Being a father is almost certainly going to be the single most important thing you do with your life.. However, it isn't the only one. And it's not something that happens by itself. Being a good husband and a good man will help you become a better father. For the simple reason that your children will learn more from witnessing your actions than from hearing you lecture them. So, if you can be a good man and a good husband, you've already accomplished most of the hard work of becoming a good father.
This issue was brought to light in a recent post that was published online. In the post, a daughter described how she had literally shown her father how he behaves every day when he gets home from work in the hopes of subtly lecturing him about his behavior.
The author begins by describing her parents' relationship, noting that her father is the "breadwinner" and her mother is a "stay at home mom." Her mother is the sole domestic provider, taking care of all meal preparation, cleaning, laundry, etc. She's the oldest and tries to pitch in, but there's only so much she can do when her dad comes home from work and complains about everything. Such as the dirty carpet and the cold food.
The result was that she had to sit through an enormous quarrel between her parents every single day.
It's exhausting but honestly...I think that my dad is in the wrong here. I tried talking to him to get him to see how his behavior is but to no avail.
Therefore, what she did was schedule a day off for him and then act as if she were him at that time. She slapped some black tape on her upper lip to make it look like she had a mustache and wore a dress that was meant to look like a suit. She entered the home about six o'clock in the evening.
After yelling "I'M HOME!! ", she plopped down next to him in the living room and began kicking her shoes while making loud complaints about the condition of the house. He cast a perplexed gaze in her direction before inquiring what she was up to. She pretended not to hear him and then started ranting about how the carpet was unclean, the shower wasn't ready, the children needed to be quiet, and other things along those lines.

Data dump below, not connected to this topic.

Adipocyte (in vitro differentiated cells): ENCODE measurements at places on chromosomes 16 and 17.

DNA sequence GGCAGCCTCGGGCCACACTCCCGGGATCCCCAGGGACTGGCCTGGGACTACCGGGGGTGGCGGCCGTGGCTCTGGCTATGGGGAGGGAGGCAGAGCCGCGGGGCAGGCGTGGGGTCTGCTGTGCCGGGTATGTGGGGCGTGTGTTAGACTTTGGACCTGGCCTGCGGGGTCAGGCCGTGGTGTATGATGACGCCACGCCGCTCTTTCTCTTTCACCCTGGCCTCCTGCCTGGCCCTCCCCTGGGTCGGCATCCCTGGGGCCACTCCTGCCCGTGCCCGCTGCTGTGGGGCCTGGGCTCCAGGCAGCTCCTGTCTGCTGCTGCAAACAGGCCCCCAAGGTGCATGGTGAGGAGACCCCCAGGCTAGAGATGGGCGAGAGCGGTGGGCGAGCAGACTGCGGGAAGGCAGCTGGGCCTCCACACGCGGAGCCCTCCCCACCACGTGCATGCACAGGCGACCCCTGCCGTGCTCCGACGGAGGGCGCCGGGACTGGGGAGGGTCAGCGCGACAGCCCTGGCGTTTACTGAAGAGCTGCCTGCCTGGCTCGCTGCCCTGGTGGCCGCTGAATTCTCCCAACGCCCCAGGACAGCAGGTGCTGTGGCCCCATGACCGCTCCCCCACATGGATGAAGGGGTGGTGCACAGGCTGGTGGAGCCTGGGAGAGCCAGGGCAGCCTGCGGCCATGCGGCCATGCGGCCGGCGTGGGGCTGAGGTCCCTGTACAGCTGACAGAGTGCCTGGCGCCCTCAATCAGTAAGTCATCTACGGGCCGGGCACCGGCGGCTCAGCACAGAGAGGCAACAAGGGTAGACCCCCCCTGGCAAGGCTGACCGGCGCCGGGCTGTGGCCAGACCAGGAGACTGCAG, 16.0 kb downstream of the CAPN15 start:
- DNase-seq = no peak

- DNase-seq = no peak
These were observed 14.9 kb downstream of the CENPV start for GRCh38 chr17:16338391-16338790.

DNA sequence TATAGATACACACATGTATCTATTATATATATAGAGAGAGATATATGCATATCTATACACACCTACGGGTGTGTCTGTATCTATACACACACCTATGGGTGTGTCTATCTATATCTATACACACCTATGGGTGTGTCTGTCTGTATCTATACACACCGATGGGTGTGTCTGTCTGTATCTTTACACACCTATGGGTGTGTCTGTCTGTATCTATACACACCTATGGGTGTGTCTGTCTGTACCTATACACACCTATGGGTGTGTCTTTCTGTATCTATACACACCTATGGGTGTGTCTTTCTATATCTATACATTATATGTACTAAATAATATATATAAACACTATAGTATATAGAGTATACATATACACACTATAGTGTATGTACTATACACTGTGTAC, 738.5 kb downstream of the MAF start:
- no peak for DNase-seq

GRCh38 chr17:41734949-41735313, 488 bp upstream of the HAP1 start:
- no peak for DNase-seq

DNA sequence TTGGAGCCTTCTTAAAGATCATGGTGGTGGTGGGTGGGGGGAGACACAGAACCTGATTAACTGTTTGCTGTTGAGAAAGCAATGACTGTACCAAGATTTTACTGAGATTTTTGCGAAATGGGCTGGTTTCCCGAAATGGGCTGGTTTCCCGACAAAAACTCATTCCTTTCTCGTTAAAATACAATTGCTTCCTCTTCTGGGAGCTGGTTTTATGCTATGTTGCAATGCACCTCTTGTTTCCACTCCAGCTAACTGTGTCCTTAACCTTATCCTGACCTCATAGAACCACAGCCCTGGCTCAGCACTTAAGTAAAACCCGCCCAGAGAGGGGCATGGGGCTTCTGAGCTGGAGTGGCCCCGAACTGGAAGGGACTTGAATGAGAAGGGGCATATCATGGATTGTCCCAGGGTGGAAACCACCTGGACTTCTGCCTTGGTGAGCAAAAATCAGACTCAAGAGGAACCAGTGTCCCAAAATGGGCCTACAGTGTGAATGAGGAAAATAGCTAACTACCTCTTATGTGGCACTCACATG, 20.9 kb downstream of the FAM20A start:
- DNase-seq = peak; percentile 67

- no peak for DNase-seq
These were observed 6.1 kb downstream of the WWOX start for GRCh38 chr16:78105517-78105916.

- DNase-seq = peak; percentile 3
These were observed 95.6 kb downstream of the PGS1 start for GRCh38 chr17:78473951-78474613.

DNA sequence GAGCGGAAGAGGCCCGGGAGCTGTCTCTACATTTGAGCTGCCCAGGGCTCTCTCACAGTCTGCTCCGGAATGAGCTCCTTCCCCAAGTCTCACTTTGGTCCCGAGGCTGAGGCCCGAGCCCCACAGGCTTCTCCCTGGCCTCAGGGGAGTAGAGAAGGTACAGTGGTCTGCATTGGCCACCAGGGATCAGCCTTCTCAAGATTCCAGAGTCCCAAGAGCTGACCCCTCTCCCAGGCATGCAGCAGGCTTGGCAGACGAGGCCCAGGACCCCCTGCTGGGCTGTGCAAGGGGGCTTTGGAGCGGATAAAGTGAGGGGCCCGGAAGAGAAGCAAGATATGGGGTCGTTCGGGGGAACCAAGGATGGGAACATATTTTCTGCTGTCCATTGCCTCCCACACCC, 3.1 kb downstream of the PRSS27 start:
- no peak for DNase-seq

While her mother and siblings giggled, her father just stared. Her little brother continued telling, "this is daddy," and pointed to her. She started screaming about dinner and then scolded her mother for being late with the preparations. Her father intervened and questioned her in a serious tone what she was doing. As she faced him, she said:
"WHAT?! CAN'T A MAN EFFING REST AFTER WORKING LONG HOURS!!"
In her roughest, most masculine voice possible. Because this was a phrase he uses frequently, her dad got the hint. He stopped speaking and stopped looking at her. She stopped the act to explain that she was merely illustrating how he typically acts when he gets home from work. He didn't respond to her at all, instead walking outside and ignoring her.
He elaborated afterwards on how she had "mocked" and invalidated him. He does work hard, thus her actions were demeaning and insulting. Her mother found it humorous, but she worried that her daughter had offended her father and wished she had chosen a different tactic to convey her point.
Do you think the author was wrong to treat her father the way she did? Is there anything you would have done differently?
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